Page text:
JULY 2021
STREAMLINES: News and events from BWA
Explore 'treasure' of Cherry Valley
Sometimes, good ideas keep growing. Brodhead Watershed Association will host an exploration of one of Stroud Township’s good ideas – the Josie Porter Farm – on Saturday, July 17.

Ed Cramer, the Stroud Township supervisor who helped make the farm come to fruition and calls it a "community treasure," will help lead the hike.

In 2004, Stroud Township had purchased the 48 acres along a stretch of Cherry Creek, with funding from the township and Monroe County’s Open Space bond. Half of the land is open to the public for hiking, and that’s what BWA participants will explore on July 17.

WHEN: 10 a.m. Saturday, July 17, 2021
WHERE: Josie Porter Farm is in Cherry Valley, Stroud Township.
REGISTER: Registration is required and limited. Call 570-629-2727 or email jimhill@ptd.net.
FOR INFORMATION about this and other events in the free Get Outdoors Poconos series, go to www.brodheadwatershed.org/gopoconos. These events spotlight how forested land keeps drinking water safe and abundant. The series is administered by Brodhead Watershed Association and supported by a grant from the William Penn Foundation.
BWA recently participated in Monroe County Conservation District's Bug Fest, with BWA Executive Director Alex Jackson and Development Associate Michelle Riley running the macroinvertebrate booth.

Snails, crayfish, clams and worms, larvae of beetles, dragonfly and stonefly, mayfly and caddisfly: collectively, these critters are called aquatic “macroinvertebrates” — the 50-cent word for creatures that don’t have a backbone and are large enough to see with the naked eye.

BWA will hold its annual Ramble on Sunday, Aug. 29, 2021.

Spend an afternoon exploring the beautiful lands of Skytop Lodge – usually not open to the public – with Brodhead Watershed Association.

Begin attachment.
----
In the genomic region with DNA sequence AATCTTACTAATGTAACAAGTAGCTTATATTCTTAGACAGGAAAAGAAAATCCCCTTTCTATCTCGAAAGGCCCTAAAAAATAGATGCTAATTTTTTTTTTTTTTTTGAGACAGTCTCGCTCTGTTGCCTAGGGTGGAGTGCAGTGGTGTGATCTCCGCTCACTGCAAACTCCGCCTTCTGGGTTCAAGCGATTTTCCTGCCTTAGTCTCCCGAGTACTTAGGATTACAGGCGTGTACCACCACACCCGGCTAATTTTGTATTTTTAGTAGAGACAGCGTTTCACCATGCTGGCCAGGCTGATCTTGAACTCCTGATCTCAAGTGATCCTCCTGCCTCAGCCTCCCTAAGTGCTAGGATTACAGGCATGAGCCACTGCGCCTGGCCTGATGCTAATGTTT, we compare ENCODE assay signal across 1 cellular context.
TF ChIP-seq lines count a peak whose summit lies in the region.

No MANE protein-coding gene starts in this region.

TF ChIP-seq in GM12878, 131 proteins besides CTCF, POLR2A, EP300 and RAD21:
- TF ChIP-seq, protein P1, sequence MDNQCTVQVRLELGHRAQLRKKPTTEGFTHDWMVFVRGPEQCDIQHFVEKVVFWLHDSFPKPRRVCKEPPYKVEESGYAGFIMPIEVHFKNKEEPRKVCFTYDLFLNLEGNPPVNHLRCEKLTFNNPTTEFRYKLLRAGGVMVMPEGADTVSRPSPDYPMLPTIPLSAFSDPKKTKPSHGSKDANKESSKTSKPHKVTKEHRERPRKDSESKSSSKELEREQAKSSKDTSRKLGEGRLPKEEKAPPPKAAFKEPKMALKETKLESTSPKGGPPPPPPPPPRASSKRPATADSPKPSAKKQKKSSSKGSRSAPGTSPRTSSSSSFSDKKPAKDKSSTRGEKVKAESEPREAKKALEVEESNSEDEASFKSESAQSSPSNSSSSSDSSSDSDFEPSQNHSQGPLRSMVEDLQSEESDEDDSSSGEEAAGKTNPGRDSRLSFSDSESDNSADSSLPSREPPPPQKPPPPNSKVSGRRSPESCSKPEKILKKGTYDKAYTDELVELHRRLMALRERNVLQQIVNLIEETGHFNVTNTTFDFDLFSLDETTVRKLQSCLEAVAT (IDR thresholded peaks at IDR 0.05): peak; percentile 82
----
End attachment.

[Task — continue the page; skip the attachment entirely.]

Naturalists, wildlife experts and other outdoor enthusiasts will lead the hikes and offer insight. Participants will be able to choose two of these excursions:

  • Skytop Lake Loop (easy)
  • Tour of Skytop's wildflower garden (easy)
  • Indian Ladder Falls (moderate)
  • From Skytop's stable up to the ridge (strenuous)
  • Leavitt Falls (strenuous)

The event begins at noon, with the first hike at 1 p.m. and the second at 2:30 p.m.

After the hikes, we'll celebrate together at the traditional after-Ramble social hour, 4 to 5 p.m. Refreshments provided.

Registration will be limited (maintaining COVID safety procedures) and pre-paid online only. Save the date and watch for an announcement when Ramble tickets are available – SOON!
Pocono Heritage Land Trust will officially open Rail Gap Nature Preserve on Aug. 7. Join PHLT for a ribbon-cutting at 1 p.m. Saturday, Aug. 7, at the much-anticipated new nature preserve, 3555 Shafers Schoolhouse Road, Stroudsburg. Enjoy light refreshments, a brief history of the land and a guided walk around the trails. Registration is not needed.
The American chestnut (Castanea dentata) is a native tree that was reduced to a state of functional extinction in the early 1900s due to the importation of the Chinese chestnut (carrying the blight fungus from Asia). This fungus, spread readily by the wind, destroys the base of the tree, releasing oxalic acid into bark tissue, and prevents nutrient transport.